PRESIDENT Emmerson Mnangagwa faces the threat of a military coup unless the military is disinfected of its political partisanship, the opposition Zimbabweans United for Democracy (ZUNDE) has said.
In a Christmas and New Year's message ZUNDE leader Farai Mbira said Mnangagwa and his side-kick former Commander Defence Forces and now Vice President General Constantino Chiwenga had used Zimbabweans "to prop themselves up".
"We, however, will celebrate it cautiously because we are yet to be assured of peace, freedom and meaningful democratic change. We are not sure yet that next year elections will be free and fair.
"It's sad that Zanu PF declared that it will not reform itself out of power and that they will not relinquish power because of mere X (vote). In both cases we hear them loud and clear. It's no rocket science to conclude that only he who can play rugby politics will dismantle the still intact Zanu PF dictatorship,' Mbira said.
Mbira said unless service chiefs "give a public pledge and assurance never to interfere in politics, the generality of politicians from both sides will perpetually live in fear".
"There will never be freedom in this country for as long as that fear or risk remains. Even President Mnangagwa is no longer safe in his office for as long as this fear persists. Anytime, Operation Restore Legacy may crank into motion," Mbira said.
Mnangagwa has pronounced elections will go ahead next year as scheduled declaring his intention is to run a free, fair and credible poll. However the appointment of military personnel into key government and Zanu PF positions has sent shivers down the spines of citizens amid fears of a bloody election run-in.
Mbirai said Chiwenga and his cohorts' so called Operation Restore Legacy used to force Mugabe to resign had benefited a few.
"First, they (army) did not restore anything not even a legacy, they propped themselves up and forced their own legacy on Zimbabwe. It was abusive of the masses to march them onto the streets to remove an evil person and his criminals from office only to declare a holiday in honour of the same evil person. "How can we tell our children we removed Mugabe from office and then ask them to celebrate him?," Mbira asked rhetorically.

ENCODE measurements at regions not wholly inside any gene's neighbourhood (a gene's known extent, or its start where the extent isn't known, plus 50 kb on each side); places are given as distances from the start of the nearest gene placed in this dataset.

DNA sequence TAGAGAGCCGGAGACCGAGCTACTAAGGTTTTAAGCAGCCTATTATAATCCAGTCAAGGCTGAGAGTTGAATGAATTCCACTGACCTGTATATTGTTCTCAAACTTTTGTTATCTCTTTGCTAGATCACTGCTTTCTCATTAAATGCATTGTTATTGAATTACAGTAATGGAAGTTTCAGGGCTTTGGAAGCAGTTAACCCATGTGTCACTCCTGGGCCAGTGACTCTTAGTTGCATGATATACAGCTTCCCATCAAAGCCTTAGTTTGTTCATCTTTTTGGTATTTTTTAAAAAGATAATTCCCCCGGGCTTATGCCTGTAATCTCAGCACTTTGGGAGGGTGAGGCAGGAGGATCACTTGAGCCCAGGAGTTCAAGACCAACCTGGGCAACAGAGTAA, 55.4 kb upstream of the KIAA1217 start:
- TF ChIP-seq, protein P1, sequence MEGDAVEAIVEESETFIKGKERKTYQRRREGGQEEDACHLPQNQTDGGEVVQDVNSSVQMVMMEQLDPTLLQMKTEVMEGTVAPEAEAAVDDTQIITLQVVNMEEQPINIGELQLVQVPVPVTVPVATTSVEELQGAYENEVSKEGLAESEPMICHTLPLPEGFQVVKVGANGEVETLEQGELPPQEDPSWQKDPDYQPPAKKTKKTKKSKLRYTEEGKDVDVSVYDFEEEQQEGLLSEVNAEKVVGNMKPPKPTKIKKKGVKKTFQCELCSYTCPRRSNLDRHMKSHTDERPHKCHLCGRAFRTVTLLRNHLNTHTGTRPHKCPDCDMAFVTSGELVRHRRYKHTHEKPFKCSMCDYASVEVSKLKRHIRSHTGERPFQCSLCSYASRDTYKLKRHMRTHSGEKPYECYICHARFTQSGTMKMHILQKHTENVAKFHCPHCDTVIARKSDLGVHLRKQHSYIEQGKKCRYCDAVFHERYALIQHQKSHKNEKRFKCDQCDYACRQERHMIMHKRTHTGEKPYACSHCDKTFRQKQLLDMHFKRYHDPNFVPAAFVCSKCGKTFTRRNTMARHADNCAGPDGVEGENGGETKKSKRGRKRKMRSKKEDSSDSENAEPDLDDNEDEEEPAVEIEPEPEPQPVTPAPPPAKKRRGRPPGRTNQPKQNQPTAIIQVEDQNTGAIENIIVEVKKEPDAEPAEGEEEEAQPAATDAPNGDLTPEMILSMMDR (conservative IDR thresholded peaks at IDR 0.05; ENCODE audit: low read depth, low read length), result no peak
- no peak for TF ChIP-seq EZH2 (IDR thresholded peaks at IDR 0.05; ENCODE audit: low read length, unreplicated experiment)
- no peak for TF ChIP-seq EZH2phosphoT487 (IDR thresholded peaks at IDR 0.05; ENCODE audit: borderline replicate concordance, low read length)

"How can we expect the people of Matebeleland, Midlands and Murambatsvina victims to celebrate Mugabe? This is an insult. How can the millions of Zimbabwean victims scattered in the diaspora be asked to celebrate Mugabe every year!"
Mnangagwa has retained Mugabe's pronouncement of 21st February as a public holiday in honour of the former Zanu PF leader while the country's prime international airport in Harare named after the 93 year-old former Zimbabwean leader has also retained the new name.
Mbira said in the aftermath of Mnangagwa's announcement of Mugabe's retirement perks, Zimbabweans have no obligation to honour such an agreement in the future.
"We have issues with Mugabe and the constitution provides remedial procedures that we have a right to pursue. We have many people who have disappeared and Mugabe needs to tell us where they are; dead or alive. We will forgive him but he must let us know," said Mbira.
Mbira raised issues around Mnangagwa and Chiwenga's legitimacy to hold public office as the two most powerful people in Zimbabwe challenging the two to a public contest.
"General Chiwenga can join and contest for political positions in any of the political parties, including ZUNDE, or openly compete in the general elections in 2018 for public office. Constitutionally he could not have been a member of Zanu PF. For him to hold positions in Zanu PF he must be seen to be following the basic membership and promotion laws of the Zanu PF constitution.
"We understand that some positions will require him to having been a card carrying member of the party for a minimum number of years. However, how Zanu PF will do it it's up to them!" said Mbira.
Mnangagwa, Mbira argued, must apologise for Mugabe's post-independence atrocities as well as publicly denounce former Commander Defence Forces General Vitalis Zvinavashe's "straight jacket" statement on the eve of the 2002 presidential elections in which the military top brass declared they would never salute "anyone without liberation war credentials".